VIVISECTION / ANIMALS IN LABORATORIES . . .
The Reality of The Lives of Animals in Laboratories!
ARTICLE BY PETA
From the toothpaste and shampoo that we use to the charities that we support, our lives are full of daily opportunities to take a stand against cruel experiments on animals. We can save animals from painful experiments by purchasing some of the cruelty-free products that are available in stores everywhere, and only donating to humane charities that help people without hurting animals.
Many people are surprised to learn that some cosmetics, personal care products, foods and beverages and household cleaning products are still tested on animals, or that their local university or hospital torment animals in cruel experiments.
Although modern alternative test methods exist, huge multiproduct manufacturers, including Unilever, Clorox, Church & Dwight, Johnson & Johnson, and others, continue to poison and harm animals in tests that aren't even required by law.Rats, mice, guinea pigs, rabbits, and other animals are forced to swallow or inhale massive quantities of a test substance or endure the pain of having caustic chemicals applied to their sensitive eyes and skin––even though the results of animal tests are often unreliable or not applicable to humans. Even if a product has blinded an animal, it can still be marketed to you.
Luckily, available today are cheaper, faster, and more accurate at predicting human reactions to a product than the old animal tests ever were. More and more companies are switching to non-animal tests as consumer support for grows.
Universities and hospitals also imprison millions of animals for use in painful and deadly medical training exercises and curiosity-driven experiments that are funded by tax dollars and health charities.
Monkeys are addicted to drugs and have holes drilled into their skulls, sheep and pigs have their skin burned off and rats have their spinal cords crushed. Tiny mice grow tumors as large as their own bodies, kittens are purposely blinded, and rats are made to suffer seizures. In archaic medical training courses, pigs and dogs are cut open and killed and cats and ferrets have hard plastic tubes forced down their delicate throats.
Most of these barbaric and senseless experiments are funding by the federal government using the public’s tax dollars and by health charities, including the American Cancer Society, the Muscular Dystrophy Association and the March of Dimes who are wasting precious dollars on cruel, irrelevant experiments on animals instead of spending the money on promising human-based research.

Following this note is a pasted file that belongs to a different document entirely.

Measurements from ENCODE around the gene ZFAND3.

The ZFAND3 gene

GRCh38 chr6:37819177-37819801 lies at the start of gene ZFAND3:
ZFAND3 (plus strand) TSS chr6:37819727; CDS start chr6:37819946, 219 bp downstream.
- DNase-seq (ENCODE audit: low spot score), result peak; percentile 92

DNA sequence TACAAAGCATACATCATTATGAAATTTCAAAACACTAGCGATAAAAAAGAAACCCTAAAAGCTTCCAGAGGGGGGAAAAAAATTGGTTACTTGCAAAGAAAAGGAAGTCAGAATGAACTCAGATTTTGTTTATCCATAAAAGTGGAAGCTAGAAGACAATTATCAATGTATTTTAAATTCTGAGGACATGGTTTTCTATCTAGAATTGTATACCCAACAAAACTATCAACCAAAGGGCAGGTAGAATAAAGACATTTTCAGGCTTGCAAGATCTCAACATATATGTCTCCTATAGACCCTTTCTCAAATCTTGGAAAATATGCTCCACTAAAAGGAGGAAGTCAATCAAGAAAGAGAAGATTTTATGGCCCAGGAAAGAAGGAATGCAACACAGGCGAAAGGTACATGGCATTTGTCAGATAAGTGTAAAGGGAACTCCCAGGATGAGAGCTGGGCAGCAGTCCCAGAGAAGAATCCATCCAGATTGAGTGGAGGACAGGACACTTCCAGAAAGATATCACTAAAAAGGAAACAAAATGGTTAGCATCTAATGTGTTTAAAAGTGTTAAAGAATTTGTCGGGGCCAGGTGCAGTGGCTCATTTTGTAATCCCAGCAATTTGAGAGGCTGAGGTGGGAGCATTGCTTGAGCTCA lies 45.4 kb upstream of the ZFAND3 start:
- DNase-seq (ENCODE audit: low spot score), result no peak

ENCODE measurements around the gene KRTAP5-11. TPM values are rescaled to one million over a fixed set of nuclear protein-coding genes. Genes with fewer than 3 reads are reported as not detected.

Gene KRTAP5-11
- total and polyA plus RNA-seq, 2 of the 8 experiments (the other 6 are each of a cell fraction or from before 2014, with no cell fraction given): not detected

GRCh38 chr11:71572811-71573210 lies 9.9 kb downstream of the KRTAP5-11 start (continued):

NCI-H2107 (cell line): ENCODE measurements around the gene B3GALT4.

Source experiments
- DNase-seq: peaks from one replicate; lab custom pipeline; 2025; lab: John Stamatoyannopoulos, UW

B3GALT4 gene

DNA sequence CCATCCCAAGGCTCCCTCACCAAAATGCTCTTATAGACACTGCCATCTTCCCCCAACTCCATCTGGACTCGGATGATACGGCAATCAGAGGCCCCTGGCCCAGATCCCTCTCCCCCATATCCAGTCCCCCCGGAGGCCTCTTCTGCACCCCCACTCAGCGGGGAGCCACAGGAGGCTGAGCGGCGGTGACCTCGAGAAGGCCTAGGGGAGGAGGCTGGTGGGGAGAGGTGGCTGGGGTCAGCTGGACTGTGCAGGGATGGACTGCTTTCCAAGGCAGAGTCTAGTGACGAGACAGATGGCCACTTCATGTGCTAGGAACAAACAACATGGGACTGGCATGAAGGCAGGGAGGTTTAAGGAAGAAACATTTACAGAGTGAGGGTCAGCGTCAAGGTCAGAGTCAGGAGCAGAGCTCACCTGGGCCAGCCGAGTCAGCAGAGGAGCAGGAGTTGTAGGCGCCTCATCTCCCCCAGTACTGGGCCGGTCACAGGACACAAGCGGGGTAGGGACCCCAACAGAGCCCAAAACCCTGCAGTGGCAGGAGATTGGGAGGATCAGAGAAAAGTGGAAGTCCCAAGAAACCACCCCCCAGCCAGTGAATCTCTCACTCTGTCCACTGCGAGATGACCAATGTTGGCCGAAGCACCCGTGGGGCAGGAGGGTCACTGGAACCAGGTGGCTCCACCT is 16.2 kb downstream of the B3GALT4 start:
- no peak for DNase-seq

And, even though modern and effective alternatives are readily available, millions of animals are killed and mutilated for dissection and biology experiments in high school and college .
The best way to stop companies, universities and charities from using animals is to refuse to purchase their products or give them donations and to write and tell them that you won't support them until they stop testing on animals.
You can also find out which of your favorite products are cruelty-free by searching our online . You can see which charities conduct humane research at .
Animal Cruelties at the Israel Weizmann Institute of Science
Undercover investigation in the department of neurobiology at the Weizmann Institute of Science in October 2007.
Over the course of the past 30 years, Professor Amiram Grinvald and his colleagues in the department of neurobiology at the Weizmann Institute of Science, Israel, have conducted a series of invasive and punishing experiments on monkeys and cats. Many of these studies last for several years and involve drilling holes in the skulls of the animals, in order to expose the brain cortex. A special dye is then applied directly on to the brain surface in order to observe the electrical activity of groups of nerve cells, which is subsequently photographed. All of these experiments fall under the heading of basic research ('trial and error'), which, by definition, need not yield any practical application to human or veterinary medicine.
The Israeli organization 'Let the Animals Live' carried out an undercover investigation in the department of neurobiology at the Weizmann Institute of Science in October 2007. The undercover work was the result of information received by an animal technician who had been employed in the department for a month. The investigation documented two experimental procedures -- experiments on eight monkeys, headed by Dr. David B. Omer, and experiments on an unknown number of cats, headed by Dr. Shmuel Na'aman. Both researchers are pupils of Prof. Grinvald.
At the present time, eight monkeys are housed in the department of neurobiology at the Weizmann Institute of Science: their names are Shuki, Teka, Zubumupu, Gaydamak, Koko, Pikatchu, Peretz and Butch.
These animals were purchased from the monkey breeding farm at Mazor in Israel.